But there’s always the brilliant puzzle, so painfully obvious in retrospect, to buoy an otherwise decent read.
A tongue in cheek version of a classic whodunnit, but also an excellently constructed mystery.
The 1930s house party at Lord and Lady Burford’s is a very clever parody of classic whodunnits. It owes as much to PG Wodehouse’s ‘jolly good’ style as it does to Agatha Christie’s brilliant plotting.
First there’s the charming Hollywood actor, the irritable screenwriter and the movie producer determined to film a movie at their estate. But then things start to go a little sideways when there appear a distant cousin, an uninvited actress and the two rival suitors for Lady Burford’s daughter.
When a murder occurs, the gentle Inspector Wilkins claims himself to be unlikely to solve the mystery and calls in Scotland Yard. The name dropping of Lord Peter Wimsey and Roderick Alleyn finally clued me in that this was a parody.
The inspector who is called in, Mr. Allgood, is a good poke at all the classics with his disdain of the local constabulary and his stubborn insistence on “only the facts”. This book is really like 3 or 4 plots at once, I am amazed at how the author managed to hang them together.
The ending is like the movie Clue – each denouement is proven believably correct and then shown to be wrong. After Allgood is left gaping and insisting it is all a big conspiracy in Oriental Express fashion, Wilkins produces the correct solution.
All in all a very enjoyable and amusing parody that still manages to bewilder you and keep you guessing, rather like an elaborate shell game.
A bold, vivacious sleuth takes on the 1920’s with style.
Daisy Dalrymple is a modern woman with incredible energy and enthusiasm. She is the opposite of Poirot, she rushes from clue to clue, place to place, with a mixture of determination and persuasion. Even the Chief Inspector is in awe of her.
She comes from wealth but chooses to make her own way as a magazine writer and amateur photographer. When she arrives at Occles Hall to write about the garden, she’s caught up in the discovery of a buried body. It is poor Grace Moss, the parlourmaid who supposedly went off with a traveling salesman.
After an absolutely bumbling investigation by the local police, who are terrified of the dragonesque Lady Valeria, the case concludes with the arrest of Grace’s fiancé. As a Welshman, he’s a foreigner and makes for an easy target, despite his grief. Unable to let matters stand, Daisy summons her favourite policeman from Scotland Yard, Chief Inspector Fletcher.
Like many recently written 1920s mysteries, Daisy had a fiancé killed in the war and she has two possible rivals for her affections – eligible and kindly Philip Petrie, or sharp but kind Alec Fletcher. But Daisy does not spend all her time feeling lovelorn, she gets right on tackling the case – complicated by the possibility of suspects right in Occles Hall itself.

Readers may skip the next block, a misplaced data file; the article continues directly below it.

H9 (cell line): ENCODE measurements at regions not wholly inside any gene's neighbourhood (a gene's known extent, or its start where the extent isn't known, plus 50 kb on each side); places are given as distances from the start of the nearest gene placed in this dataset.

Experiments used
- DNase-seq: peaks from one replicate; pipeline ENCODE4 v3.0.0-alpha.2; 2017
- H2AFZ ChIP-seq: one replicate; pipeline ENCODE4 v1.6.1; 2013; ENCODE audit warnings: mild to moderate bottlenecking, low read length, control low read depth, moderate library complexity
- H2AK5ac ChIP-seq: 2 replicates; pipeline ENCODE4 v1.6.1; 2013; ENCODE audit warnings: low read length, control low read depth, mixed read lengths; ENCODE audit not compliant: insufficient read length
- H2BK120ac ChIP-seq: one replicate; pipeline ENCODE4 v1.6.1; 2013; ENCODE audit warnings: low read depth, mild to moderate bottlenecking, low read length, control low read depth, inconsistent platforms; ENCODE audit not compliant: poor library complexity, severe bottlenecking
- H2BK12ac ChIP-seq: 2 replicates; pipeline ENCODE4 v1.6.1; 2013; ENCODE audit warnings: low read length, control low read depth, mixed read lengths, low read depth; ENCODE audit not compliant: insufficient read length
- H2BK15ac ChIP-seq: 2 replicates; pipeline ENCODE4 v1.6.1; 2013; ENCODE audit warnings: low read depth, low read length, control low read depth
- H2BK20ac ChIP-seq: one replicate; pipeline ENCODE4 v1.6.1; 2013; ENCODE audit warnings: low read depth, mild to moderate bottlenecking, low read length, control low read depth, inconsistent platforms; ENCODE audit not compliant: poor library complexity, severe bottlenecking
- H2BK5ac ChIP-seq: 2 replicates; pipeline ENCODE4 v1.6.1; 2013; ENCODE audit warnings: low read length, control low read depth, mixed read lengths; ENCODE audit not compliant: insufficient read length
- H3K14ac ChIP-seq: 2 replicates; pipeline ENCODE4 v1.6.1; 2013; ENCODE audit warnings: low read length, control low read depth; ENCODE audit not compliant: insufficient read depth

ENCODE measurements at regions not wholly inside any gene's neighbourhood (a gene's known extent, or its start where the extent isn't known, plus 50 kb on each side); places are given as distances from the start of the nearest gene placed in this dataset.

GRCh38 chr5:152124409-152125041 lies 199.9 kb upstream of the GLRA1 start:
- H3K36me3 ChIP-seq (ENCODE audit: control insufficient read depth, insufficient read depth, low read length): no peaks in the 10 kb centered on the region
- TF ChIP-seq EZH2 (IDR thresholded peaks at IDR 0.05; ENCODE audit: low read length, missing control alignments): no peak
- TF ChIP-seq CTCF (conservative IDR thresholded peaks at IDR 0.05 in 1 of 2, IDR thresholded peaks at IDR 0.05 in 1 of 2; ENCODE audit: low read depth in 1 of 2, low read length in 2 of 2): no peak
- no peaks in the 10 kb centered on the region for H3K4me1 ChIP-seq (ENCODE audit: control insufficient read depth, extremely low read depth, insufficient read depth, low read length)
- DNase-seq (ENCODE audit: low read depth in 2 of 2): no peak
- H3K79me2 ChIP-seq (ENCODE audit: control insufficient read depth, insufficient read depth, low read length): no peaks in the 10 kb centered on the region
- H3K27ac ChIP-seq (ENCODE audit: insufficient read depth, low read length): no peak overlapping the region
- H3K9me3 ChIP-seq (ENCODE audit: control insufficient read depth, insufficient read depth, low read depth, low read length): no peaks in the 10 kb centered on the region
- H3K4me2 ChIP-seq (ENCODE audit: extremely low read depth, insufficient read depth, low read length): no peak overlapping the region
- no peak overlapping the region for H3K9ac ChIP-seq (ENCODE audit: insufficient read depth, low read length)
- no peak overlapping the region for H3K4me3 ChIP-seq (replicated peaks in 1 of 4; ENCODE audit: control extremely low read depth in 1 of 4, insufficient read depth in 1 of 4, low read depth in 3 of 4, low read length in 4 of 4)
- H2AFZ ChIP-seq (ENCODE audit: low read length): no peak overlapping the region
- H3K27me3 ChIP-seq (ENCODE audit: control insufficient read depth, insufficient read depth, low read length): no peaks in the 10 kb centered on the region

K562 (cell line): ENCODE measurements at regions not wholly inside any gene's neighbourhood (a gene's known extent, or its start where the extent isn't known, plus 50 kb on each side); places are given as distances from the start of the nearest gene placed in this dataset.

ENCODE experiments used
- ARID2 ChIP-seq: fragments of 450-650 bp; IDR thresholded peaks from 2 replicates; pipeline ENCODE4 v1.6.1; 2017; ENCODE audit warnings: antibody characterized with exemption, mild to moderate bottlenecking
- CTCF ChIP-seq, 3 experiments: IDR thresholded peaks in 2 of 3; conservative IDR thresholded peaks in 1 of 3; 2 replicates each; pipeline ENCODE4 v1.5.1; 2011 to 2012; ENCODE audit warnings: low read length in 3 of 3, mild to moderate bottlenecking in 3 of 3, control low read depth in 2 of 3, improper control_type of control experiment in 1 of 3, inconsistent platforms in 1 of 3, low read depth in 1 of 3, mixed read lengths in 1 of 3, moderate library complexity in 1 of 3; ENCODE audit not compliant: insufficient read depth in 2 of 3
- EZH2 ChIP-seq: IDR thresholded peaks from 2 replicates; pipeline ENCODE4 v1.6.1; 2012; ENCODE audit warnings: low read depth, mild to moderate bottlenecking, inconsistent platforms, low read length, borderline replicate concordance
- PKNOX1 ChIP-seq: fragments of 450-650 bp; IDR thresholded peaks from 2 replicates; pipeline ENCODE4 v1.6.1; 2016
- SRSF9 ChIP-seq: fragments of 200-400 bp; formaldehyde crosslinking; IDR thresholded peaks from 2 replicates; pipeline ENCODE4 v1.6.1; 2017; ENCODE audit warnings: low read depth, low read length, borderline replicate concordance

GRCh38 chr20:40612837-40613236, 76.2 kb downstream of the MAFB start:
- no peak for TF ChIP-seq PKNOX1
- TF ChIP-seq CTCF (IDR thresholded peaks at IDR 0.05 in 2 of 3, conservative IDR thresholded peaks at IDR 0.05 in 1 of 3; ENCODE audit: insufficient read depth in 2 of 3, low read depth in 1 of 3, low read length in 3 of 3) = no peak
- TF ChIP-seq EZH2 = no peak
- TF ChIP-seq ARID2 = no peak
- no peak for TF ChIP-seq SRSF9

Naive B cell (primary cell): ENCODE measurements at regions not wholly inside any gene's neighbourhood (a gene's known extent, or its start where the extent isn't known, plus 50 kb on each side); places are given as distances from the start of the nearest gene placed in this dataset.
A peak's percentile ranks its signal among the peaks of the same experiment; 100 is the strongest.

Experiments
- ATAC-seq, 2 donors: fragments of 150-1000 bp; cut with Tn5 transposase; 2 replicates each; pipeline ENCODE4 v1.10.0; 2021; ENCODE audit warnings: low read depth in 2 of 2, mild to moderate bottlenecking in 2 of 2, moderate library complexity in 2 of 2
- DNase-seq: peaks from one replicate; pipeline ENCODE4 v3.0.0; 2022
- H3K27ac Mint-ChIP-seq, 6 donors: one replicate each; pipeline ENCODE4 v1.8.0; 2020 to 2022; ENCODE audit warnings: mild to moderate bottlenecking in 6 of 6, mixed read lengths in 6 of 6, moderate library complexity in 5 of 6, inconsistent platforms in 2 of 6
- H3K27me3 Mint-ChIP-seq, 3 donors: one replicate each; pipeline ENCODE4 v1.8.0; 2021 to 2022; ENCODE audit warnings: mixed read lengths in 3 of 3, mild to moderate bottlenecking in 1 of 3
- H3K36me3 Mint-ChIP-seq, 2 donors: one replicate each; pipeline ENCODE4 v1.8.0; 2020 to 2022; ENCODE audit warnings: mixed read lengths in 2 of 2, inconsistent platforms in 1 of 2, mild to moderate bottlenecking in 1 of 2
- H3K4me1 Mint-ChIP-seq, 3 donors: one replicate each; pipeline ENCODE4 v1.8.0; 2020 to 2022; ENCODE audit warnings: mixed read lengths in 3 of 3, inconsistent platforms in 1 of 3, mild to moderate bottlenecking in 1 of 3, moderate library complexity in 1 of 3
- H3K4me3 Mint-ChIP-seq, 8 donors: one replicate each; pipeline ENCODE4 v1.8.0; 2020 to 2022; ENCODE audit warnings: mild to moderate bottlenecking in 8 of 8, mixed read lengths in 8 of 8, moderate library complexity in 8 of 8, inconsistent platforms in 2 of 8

The culprit was not a big surprise but nor was it instantly obvious. I was most impressed with Carola Dunn’s take on the modern woman – Daisy ends up saving the inspector herself.
A simple murder turns into a twisted case of witchcraft, abduction and evil.
4 years after arriving to run a pub in the tiny and tight knit village of High Eldersham, Mr. Whiteman is inexplicably murdered. Constable Viney, a young’un who never dealt with worse than a drunkard, is suddenly confronted with a knifed man drenched in blood.
Poor Viney is hopelessly outclassed. While waiting for his superiors to arrive, he downs a pint and makes an effort to investigate. But luckily for him, Scotland Yard is called in and Inspector Young soon arrives.
I was a little sad not to have ‘met’ ex-policeman Mr. Whiteman other than the briefest mention at the beginning. The author captures character vignettes extremely well and Whiteman is the sort of jovial, good-natured person I’d get on with pretty well.
It soon becomes clear that High Eldersham is very odd and doesn’t care for outsiders. So why then did they tolerate Whiteman so long? And why kill him now?
The story takes a bit of a supernatural turn and Inspector Young soon calls in his “intuitive” friend Desmond Merrion. Mr. Merrion is a bit of an expert in the supernatural and agrees that something is up.
The book descends into an occult darkness that feels almost Sherlockian. It is difficult to tell how an entire village is involved from uneducated farmers to the wealthy Sir William and his pretty daughter Mavis, odd Mr. Hollesley in love with Mavis, and the cynical Dr. Padfield.
Whether truly supernatural, the plot is most certainly evil. Inspector Young and Mr. Merrion almost lose everything trying to uncover the devilish conspirator…
A classic locked room mystery featuring a bold, devious murder in mid air.
Somehow an old woman is murdered on a flight from Paris to London in plain view of several passengers. What might have passed as a death by wasp sting is foiled by the presence of Hercule Poirot.
Mr. Poirot is not just any detective. To most mystery readers, Agatha Christie is legend. Arguably her most treasured creation is Hercule Poirot, a short Belgian with a beautiful mustache and a penchant for truth and absolute symmetry. In this case, Poirot is one of the suspects (although not very seriously) when a murder is committed behind his back.
The murder by exotic blowpipe is so boldly, imaginatively executed that the Chief Inspector Japp is positively insulted. And yet, despite Japp’s insisting it to be mere luck, our favourite OCD detective Poirot says we must judge the end result. It is a successful murder.
This time Poirot is not accompanied by the sweet Hastings, who is a chivalrous bundle of passion and kindness, a Watson-like figure. Instead we have a French detective who believes in the psychological elements of a crime, unlike Japp, yet even he begins to doubt Poirot at times.
Despite Poirot’s frequent cry of ‘the grey cells’ and his disdain for rushing around, he does just that in this book. He follows and questions suspects, persuades them to do things for him, hunts for evidence, and generally gets so involved that it’s impossible to determine who he’s after. This one kept me guessing until the end.
Sometimes cozy murderers are sympathetic, especially when the victim turns out to be a blackmailer. But this murderer is pretty well heartless and ruthless, without even a shred of conscience…